The third problem is there are not enough historical contents in our area. For example, Kyoto and Nara have over a thousand historical areas. Of course, we offer historical areas, but not as many as Kyoto and Nara. Ours are very far and hard to get to. But in Kyoto, you just walk! Also, while the age of our destinations is a weakness, we can still use our strengths for the promotion of Tohoku. I’m not sure if you know, but Tohoku has a similar street view as Kyoto. The traditional architecture/building style is the same here as in Kyoto. We don’t need to highlight the negatives.
The fourth one is the earthquake. Especially for Asia, like Taiwan, China, and Thailand, they are really scared of the radiation. The Japanese government explained it’s no problem, but they don’t believe them. I think they need to explain it more carefully. I think it’s an important problem we need to solve. And I think we should use these areas as a tourism spot for education, for example, in Taiwan we also have earthquakes, so I think we can use these spots to provide some truth and education, to show them they could rebuild even if they have an earthquake or tsunami in their country too.
Right now, we only advertise to other Asian countries. But I think our tourism assets are better for Westerners. I don’t think Asian people are interested in Japanese history and culture. So, in the future, I think we will shift our focus to Western countries.
First, we will improve our promotion. Then, we will work on how we welcome people once they decide to come here. We need to be prepared. We don’t have guidebooks in any other language than Japanese. Finally, we need to prepare goods for people to purchase. For example, we are famous for apples, but foreigners cannot take apples back to their country, so maybe something like apple juice. We need more products. And not just create new ones, but use the resources we already have. We have to do the second and third step at the same time, because if people come here and we aren’t ready, then there is no point. Another issue we need to fix is transportation. We need to make it easier for people to get around and get to the places they want to go. However, unlike Westerners, Asians don’t like tour buses. So, we need to create something else for our target market.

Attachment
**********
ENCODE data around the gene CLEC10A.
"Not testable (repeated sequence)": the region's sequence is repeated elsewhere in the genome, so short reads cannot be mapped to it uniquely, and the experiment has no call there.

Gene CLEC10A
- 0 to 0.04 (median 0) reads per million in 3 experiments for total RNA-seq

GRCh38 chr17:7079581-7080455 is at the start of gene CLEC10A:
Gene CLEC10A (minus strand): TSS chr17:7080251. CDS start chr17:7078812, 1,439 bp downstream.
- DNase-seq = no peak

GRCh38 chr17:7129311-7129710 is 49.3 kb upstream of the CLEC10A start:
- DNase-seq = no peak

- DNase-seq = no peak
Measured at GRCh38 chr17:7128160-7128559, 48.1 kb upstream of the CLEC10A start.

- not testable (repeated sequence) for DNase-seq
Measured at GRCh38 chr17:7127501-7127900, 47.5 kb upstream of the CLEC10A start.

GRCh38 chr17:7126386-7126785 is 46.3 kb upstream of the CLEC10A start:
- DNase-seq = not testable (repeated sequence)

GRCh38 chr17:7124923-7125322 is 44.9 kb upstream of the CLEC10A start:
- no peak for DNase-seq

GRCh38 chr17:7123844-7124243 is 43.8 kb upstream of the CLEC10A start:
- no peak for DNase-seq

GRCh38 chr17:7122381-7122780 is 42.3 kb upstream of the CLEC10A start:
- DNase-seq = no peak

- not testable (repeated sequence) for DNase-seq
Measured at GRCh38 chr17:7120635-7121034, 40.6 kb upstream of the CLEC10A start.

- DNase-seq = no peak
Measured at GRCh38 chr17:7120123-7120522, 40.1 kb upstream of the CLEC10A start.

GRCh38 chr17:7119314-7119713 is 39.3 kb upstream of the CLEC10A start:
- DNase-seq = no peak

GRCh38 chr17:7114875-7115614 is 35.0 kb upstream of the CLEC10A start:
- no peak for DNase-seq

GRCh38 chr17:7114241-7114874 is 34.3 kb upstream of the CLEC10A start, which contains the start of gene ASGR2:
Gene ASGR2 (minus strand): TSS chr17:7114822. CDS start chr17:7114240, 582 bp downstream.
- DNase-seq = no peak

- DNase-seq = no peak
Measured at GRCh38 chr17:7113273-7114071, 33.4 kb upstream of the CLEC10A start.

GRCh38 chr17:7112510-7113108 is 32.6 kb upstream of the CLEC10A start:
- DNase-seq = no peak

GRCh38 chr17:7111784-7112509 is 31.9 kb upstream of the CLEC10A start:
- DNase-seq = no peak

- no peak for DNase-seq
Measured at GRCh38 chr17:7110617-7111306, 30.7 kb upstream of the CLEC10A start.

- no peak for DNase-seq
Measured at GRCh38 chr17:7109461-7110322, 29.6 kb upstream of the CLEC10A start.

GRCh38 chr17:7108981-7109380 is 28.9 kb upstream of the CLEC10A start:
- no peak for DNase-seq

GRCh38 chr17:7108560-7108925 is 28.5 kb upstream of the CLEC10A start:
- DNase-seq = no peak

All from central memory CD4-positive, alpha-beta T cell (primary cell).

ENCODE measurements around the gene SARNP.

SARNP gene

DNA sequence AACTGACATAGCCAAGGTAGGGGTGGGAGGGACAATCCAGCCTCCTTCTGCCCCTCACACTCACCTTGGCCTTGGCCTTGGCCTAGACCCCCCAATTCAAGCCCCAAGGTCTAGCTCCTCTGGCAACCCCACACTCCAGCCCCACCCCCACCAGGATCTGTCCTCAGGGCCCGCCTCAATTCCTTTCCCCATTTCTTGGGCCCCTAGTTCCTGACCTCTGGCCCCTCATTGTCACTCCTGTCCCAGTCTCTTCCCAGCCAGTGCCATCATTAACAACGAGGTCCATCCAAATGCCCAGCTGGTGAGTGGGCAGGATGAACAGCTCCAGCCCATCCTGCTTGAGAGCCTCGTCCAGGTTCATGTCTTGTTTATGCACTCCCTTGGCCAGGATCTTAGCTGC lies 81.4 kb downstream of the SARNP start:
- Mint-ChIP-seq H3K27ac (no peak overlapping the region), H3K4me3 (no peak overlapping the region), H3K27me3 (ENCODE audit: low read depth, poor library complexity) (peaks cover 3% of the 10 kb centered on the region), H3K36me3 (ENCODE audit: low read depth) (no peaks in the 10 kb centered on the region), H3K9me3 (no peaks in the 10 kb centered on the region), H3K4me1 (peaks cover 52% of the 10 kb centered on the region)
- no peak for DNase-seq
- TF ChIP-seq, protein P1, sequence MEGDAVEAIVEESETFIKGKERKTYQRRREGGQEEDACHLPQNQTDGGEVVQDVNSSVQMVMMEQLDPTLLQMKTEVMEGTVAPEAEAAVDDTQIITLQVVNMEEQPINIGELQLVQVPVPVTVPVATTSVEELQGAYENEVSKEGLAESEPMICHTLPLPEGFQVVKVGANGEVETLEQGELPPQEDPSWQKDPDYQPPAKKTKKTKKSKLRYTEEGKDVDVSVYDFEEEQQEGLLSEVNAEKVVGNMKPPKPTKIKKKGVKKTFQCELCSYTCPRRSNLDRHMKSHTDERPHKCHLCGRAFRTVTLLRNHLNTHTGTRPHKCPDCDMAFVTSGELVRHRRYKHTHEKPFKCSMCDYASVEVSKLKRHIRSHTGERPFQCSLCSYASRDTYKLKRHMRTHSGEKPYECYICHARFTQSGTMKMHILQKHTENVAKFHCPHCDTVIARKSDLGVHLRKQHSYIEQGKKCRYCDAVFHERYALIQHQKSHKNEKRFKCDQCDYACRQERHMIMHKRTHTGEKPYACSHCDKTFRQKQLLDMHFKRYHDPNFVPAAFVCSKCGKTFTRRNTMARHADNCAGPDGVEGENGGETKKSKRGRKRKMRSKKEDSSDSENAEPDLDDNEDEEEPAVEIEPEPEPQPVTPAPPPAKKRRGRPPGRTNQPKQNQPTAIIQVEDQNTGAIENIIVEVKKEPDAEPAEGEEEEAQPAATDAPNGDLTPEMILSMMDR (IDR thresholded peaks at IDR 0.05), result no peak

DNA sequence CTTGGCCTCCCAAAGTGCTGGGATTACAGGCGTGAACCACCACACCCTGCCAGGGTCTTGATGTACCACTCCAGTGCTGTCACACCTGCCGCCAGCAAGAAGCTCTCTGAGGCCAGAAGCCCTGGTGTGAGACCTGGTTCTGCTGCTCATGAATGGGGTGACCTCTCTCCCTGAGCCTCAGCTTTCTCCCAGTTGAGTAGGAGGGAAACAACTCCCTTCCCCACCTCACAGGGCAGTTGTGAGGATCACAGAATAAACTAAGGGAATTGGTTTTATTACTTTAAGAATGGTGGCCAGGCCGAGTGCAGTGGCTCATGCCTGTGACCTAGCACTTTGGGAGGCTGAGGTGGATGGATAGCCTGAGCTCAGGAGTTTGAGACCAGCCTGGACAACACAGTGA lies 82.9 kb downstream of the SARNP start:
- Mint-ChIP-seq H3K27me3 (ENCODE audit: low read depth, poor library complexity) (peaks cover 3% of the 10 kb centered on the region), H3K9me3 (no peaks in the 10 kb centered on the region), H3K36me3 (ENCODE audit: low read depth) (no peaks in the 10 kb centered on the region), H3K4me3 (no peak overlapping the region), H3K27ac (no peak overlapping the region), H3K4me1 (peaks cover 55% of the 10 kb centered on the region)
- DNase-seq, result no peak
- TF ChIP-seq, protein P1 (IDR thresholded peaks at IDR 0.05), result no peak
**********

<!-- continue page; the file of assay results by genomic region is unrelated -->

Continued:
MA: We, JTAST, consider the main symbol of old culture to be temples and shrines. What do you think about the value of temples and shrines as tourist attractions?

Well, I can give you the Chinese and Taiwanese view. For us, there are six points: First, they want to see Japanese temples. As you know, Buddhism is from China, but now there is almost no Buddhist buildings or temples left in China. Only very few are left after the cultural revolution 50 years ago. So, Chinese people want to come to Japan to see the historic Buddhist temples, because it is their religion, but they can’t see it in their country.
Second, they want to go to shrines to see the torii gates and walk through them. They think this is very unusual and unique, because they can’t do this in any other country, there are only shrines in Japan.
Third is the mystery. In the Shinto religion, there is a god in everything. This is very mysterious. It is hard to believe in our countries. In Buddhism, the gods are people, or human-like. But in Shinto, objects are gods. So, it is very unique and attractive to us.
Fourth, and this is likely only me, I think it’s interesting because some shrines enshrine people that really lived and existed in this world, but other shrines, the deity is more mythological- we can’t know for sure if they really existed or not. I think it is very romantic.
Fifth is the buildings, both the architecture and the details; like the carvings, the paintings, the cultural properties, the beauty. It’s art. I think this part is very important and charming, especially because we can’t see it in our countries. I also think this is why asians and westerners go to Thailand, because their buildings are so beautiful.
Last is the surroundings. The nature- cherry blossom trees, gardens, things like this, they are so beautiful. That’s why many tourists, especially asians who have no interest in Japanese history, go to Kyoto or Nara- for beautiful scenery that is mixed with temples or shrines. The nature is especially beautiful in Tohoku, so if we can find some beautiful spots that are a mix of nature and temples or shrines, it would be a good resource.